The UMBC child care facility, operated by the Y of Central Maryland, shuttered Wednesday night because of a mold problem caused by water leaking between walls, officials said, leaving dozens of families without child care.
"We arrived at the decision to close with the safety of the children in mind, and we are very sorry for the impact it will have on the families affected," Lynne Schaefer, vice president for finance and administration, said in an email to the university community Thursday.
Facilities workers discovered the damage over the weekend and immediately ordered air quality tests.
"While the test results indicate mold levels below the threshold that would require immediate action, the campus and the Y of Central Maryland determined that no risk is acceptable where children are involved and closed the facility Wednesday evening," Schaefer's message states.
A thorough assessment of the damage is underway, but "the damage is significant and repairs may not be a viable option at this time," Schaefer wrote.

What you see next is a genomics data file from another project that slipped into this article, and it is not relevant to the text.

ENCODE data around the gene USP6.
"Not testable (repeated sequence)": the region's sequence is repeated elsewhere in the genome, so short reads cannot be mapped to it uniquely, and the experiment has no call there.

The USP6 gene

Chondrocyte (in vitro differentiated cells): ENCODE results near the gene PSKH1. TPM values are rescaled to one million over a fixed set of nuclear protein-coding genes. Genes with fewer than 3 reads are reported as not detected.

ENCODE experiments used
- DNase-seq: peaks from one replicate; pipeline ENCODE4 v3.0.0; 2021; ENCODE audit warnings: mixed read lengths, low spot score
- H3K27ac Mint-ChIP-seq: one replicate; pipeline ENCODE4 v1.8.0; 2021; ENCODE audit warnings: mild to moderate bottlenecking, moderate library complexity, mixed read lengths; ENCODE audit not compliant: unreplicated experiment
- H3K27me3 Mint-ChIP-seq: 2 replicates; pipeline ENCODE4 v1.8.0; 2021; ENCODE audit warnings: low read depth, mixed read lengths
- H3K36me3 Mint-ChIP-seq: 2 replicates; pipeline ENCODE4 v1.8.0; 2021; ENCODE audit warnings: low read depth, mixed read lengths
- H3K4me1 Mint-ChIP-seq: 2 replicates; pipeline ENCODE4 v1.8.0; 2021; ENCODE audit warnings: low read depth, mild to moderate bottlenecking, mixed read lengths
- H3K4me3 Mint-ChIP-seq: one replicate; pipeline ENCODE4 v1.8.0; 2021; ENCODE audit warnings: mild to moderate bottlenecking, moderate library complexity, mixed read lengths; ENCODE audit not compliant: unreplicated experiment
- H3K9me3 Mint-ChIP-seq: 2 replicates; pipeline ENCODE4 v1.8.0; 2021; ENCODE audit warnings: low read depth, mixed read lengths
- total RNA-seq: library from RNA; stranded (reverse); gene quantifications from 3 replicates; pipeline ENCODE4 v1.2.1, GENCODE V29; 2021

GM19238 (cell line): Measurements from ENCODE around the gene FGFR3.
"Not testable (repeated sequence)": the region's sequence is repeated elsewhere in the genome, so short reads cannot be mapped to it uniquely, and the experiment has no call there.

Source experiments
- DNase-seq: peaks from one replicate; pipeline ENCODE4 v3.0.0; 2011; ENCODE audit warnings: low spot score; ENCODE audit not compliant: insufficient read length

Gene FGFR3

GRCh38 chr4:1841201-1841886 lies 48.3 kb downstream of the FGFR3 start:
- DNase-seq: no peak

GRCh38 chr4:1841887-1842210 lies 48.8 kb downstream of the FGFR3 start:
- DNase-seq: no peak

A campus spokeswoman said that the building was only used for the child care center. About two dozen UMBC affiliates had children placed at the center, which was open to the public.
Mold has also been discovered recently at the University of Maryland College Park, on the fifth floor of McKeldin Library. The floor was closed earlier this month "until further notice to contain and address a mold outbreak," states a message to staff from Librarian Maggie Z. Saponaro.
"Mold weakens the paper and binding of books and therefore contributes to their deterioration," Saponaro wrote in the Sept. 10 message. "Mold is generally not harmful to people, but those with known allergies or sensitivities should stay away."
Spokesman Eric Bartheld said the floor, which contains mostly book stacks and some areas for quiet study, has been closed since mid-August and will likely reopen after cleaning concludes in November.
The school also performed air quality readings and decided to close the floor, like UMBC, "out of an abundance of caution," Bartheld said.
"We don't consider it a threat," Bartheld said. "We just want to take care of the books."
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